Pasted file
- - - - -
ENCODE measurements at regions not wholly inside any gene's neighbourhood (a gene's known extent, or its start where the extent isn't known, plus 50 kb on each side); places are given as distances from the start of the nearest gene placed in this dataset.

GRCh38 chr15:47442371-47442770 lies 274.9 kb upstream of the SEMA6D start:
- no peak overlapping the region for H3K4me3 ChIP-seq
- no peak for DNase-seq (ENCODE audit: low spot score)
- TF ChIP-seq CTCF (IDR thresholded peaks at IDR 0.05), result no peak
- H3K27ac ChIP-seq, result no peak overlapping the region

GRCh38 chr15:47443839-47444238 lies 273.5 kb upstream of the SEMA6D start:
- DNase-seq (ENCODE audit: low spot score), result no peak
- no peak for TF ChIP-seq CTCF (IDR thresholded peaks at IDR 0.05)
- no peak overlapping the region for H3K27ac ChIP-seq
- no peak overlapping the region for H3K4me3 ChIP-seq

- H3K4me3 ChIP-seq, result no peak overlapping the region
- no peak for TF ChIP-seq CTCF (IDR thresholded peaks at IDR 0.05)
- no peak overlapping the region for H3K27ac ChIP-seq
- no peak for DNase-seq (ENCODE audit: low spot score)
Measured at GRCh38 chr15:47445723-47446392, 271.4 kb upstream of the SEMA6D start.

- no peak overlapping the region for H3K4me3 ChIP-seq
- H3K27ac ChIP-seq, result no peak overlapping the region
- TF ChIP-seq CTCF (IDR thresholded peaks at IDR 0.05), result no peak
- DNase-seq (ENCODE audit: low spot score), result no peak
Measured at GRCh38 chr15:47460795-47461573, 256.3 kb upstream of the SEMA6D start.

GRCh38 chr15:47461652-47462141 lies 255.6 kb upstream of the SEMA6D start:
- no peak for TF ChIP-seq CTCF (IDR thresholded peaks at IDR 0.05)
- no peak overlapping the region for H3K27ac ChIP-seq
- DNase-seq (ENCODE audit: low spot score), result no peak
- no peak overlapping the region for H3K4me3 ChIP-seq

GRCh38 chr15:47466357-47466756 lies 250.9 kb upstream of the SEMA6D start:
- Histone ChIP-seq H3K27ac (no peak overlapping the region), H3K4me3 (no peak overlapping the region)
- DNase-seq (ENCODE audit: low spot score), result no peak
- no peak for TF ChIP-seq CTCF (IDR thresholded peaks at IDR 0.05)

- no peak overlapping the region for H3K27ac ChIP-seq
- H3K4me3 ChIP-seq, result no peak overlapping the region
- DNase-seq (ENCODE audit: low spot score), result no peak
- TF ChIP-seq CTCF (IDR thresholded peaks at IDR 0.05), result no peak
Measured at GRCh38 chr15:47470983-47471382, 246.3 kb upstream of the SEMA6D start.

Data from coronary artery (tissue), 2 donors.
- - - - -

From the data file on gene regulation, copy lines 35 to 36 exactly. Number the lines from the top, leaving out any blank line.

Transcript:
Measured at GRCh38 chr15:47470983-47471382, 246.3 kb upstream of the SEMA6D start.

Data from coronary artery (tissue), 2 donors.